The rest usually stay for about five months, although a few animals with special needs spend their days on the farm. After undergoing a medical examination and hoof trimming, the animals, which often lack handling skills, are acclimated to people and trained. As soon as they can lift all of their hooves for trimming and are comfortable being haltered and led, Garvey can begin looking for an adoptive home.

Kelly Schmitz, of Glenwood City, Wisconsin, already owned and bred horses before adopting a pair of miniature donkeys from Save the Brays this spring. She was interested in adding the “nice little guys” to her herd as pets that could help repel coyotes.

Schmitz learned the nuances of donkey care from Garvey and deduced a few things for herself.

“If a horse swings its butt towards you, get out of there — it’s probably going to kick,” Schmitz said. “If a little donkey swings his butt at you, he wants his butt scratched.”

Garvey has introduced many volunteers to the joys of caring for donkeys, which involves grooming them, cuddling them, walking them and, of course, picking up the droppings.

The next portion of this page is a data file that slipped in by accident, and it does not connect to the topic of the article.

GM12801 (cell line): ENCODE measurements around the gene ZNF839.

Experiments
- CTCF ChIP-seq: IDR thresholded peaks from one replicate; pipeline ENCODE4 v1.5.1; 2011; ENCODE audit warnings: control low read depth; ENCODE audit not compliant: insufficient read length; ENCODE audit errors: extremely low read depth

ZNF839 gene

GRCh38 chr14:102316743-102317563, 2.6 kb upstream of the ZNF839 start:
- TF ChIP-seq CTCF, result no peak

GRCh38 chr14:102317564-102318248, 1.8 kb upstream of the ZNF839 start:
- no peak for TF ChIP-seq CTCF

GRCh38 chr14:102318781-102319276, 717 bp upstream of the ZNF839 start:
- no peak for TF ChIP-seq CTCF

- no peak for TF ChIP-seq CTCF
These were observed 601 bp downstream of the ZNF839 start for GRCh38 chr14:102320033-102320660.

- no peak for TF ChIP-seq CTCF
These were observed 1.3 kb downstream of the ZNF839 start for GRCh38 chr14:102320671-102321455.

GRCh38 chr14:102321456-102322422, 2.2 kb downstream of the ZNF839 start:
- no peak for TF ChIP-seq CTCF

Volunteer Katie Bloome, a longtime horse lover in South St. Paul, has found her regular visits to the farm therapeutic.

“Standing in the pasture with a herd of donkeys around me and just scratching them and giving them some love – there’s nothing quite like it,” she said. “Because that’s all they want. They’re very loving creatures.”

Bloome said she finds it especially rewarding to gain the trust of animals that are fearful or withdrawn due to past abuse or neglect. She recently started cheering on a Save the Brays mule and calls her training, “the best part of my day”.

“It heals my soul every time I go to work with these animals,” she said.